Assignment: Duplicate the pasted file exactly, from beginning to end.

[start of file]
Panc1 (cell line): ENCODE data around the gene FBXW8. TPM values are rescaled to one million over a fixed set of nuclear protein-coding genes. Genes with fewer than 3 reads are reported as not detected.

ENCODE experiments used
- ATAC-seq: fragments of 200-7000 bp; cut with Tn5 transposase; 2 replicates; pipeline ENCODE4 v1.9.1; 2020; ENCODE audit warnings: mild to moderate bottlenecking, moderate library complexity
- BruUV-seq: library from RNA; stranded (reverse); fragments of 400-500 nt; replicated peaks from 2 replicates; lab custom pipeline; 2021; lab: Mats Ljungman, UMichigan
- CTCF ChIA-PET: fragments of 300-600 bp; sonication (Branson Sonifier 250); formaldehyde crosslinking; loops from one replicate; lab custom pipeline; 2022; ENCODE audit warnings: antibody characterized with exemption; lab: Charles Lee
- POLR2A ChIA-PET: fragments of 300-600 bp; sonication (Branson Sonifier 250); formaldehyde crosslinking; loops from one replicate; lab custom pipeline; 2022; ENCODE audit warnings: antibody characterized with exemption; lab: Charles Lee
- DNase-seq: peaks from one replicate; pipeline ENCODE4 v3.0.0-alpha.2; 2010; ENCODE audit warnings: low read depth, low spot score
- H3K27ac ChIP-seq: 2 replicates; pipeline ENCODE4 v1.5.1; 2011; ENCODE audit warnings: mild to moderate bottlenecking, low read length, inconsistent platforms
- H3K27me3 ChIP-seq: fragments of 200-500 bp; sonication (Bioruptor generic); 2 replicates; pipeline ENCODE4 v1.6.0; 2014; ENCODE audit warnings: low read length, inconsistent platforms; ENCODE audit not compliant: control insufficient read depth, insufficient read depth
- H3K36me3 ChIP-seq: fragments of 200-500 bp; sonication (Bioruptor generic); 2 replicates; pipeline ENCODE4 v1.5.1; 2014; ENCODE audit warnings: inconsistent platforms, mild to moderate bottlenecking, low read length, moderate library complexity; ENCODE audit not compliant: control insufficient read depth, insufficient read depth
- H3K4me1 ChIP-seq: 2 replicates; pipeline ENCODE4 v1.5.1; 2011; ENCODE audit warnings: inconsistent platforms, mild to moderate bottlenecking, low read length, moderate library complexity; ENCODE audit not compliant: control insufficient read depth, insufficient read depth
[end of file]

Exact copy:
Panc1 (cell line): ENCODE data around the gene FBXW8. TPM values are rescaled to one million over a fixed set of nuclear protein-coding genes. Genes with fewer than 3 reads are reported as not detected.

ENCODE experiments used
- ATAC-seq: fragments of 200-7000 bp; cut with Tn5 transposase; 2 replicates; pipeline ENCODE4 v1.9.1; 2020; ENCODE audit warnings: mild to moderate bottlenecking, moderate library complexity
- BruUV-seq: library from RNA; stranded (reverse); fragments of 400-500 nt; replicated peaks from 2 replicates; lab custom pipeline; 2021; lab: Mats Ljungman, UMichigan
- CTCF ChIA-PET: fragments of 300-600 bp; sonication (Branson Sonifier 250); formaldehyde crosslinking; loops from one replicate; lab custom pipeline; 2022; ENCODE audit warnings: antibody characterized with exemption; lab: Charles Lee
- POLR2A ChIA-PET: fragments of 300-600 bp; sonication (Branson Sonifier 250); formaldehyde crosslinking; loops from one replicate; lab custom pipeline; 2022; ENCODE audit warnings: antibody characterized with exemption; lab: Charles Lee
- DNase-seq: peaks from one replicate; pipeline ENCODE4 v3.0.0-alpha.2; 2010; ENCODE audit warnings: low read depth, low spot score
- H3K27ac ChIP-seq: 2 replicates; pipeline ENCODE4 v1.5.1; 2011; ENCODE audit warnings: mild to moderate bottlenecking, low read length, inconsistent platforms
- H3K27me3 ChIP-seq: fragments of 200-500 bp; sonication (Bioruptor generic); 2 replicates; pipeline ENCODE4 v1.6.0; 2014; ENCODE audit warnings: low read length, inconsistent platforms; ENCODE audit not compliant: control insufficient read depth, insufficient read depth
- H3K36me3 ChIP-seq: fragments of 200-500 bp; sonication (Bioruptor generic); 2 replicates; pipeline ENCODE4 v1.5.1; 2014; ENCODE audit warnings: inconsistent platforms, mild to moderate bottlenecking, low read length, moderate library complexity; ENCODE audit not compliant: control insufficient read depth, insufficient read depth
- H3K4me1 ChIP-seq: 2 replicates; pipeline ENCODE4 v1.5.1; 2011; ENCODE audit warnings: inconsistent platforms, mild to moderate bottlenecking, low read length, moderate library complexity; ENCODE audit not compliant: control insufficient read depth, insufficient read depth